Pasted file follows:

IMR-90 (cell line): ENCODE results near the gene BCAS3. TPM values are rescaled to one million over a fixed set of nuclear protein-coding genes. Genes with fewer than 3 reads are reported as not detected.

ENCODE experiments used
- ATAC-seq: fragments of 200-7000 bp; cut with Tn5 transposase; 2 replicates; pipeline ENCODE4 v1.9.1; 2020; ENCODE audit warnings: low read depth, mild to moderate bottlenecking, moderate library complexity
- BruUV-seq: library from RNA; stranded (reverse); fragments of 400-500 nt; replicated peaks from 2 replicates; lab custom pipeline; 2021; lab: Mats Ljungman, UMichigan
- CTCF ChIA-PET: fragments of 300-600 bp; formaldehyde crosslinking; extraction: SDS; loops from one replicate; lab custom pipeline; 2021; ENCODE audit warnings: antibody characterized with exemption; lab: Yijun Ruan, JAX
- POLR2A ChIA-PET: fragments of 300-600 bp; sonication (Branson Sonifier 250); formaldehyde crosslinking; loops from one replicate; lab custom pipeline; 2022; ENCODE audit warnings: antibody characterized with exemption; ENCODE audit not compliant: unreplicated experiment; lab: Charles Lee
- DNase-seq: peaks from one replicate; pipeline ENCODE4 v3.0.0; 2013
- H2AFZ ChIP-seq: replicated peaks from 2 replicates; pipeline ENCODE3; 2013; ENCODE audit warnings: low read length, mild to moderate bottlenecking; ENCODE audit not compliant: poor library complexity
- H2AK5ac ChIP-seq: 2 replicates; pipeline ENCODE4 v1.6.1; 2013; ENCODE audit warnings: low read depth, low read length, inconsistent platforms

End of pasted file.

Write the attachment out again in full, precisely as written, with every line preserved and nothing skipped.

IMR-90 (cell line): ENCODE results near the gene BCAS3. TPM values are rescaled to one million over a fixed set of nuclear protein-coding genes. Genes with fewer than 3 reads are reported as not detected.

ENCODE experiments used
- ATAC-seq: fragments of 200-7000 bp; cut with Tn5 transposase; 2 replicates; pipeline ENCODE4 v1.9.1; 2020; ENCODE audit warnings: low read depth, mild to moderate bottlenecking, moderate library complexity
- BruUV-seq: library from RNA; stranded (reverse); fragments of 400-500 nt; replicated peaks from 2 replicates; lab custom pipeline; 2021; lab: Mats Ljungman, UMichigan
- CTCF ChIA-PET: fragments of 300-600 bp; formaldehyde crosslinking; extraction: SDS; loops from one replicate; lab custom pipeline; 2021; ENCODE audit warnings: antibody characterized with exemption; lab: Yijun Ruan, JAX
- POLR2A ChIA-PET: fragments of 300-600 bp; sonication (Branson Sonifier 250); formaldehyde crosslinking; loops from one replicate; lab custom pipeline; 2022; ENCODE audit warnings: antibody characterized with exemption; ENCODE audit not compliant: unreplicated experiment; lab: Charles Lee
- DNase-seq: peaks from one replicate; pipeline ENCODE4 v3.0.0; 2013
- H2AFZ ChIP-seq: replicated peaks from 2 replicates; pipeline ENCODE3; 2013; ENCODE audit warnings: low read length, mild to moderate bottlenecking; ENCODE audit not compliant: poor library complexity
- H2AK5ac ChIP-seq: 2 replicates; pipeline ENCODE4 v1.6.1; 2013; ENCODE audit warnings: low read depth, low read length, inconsistent platforms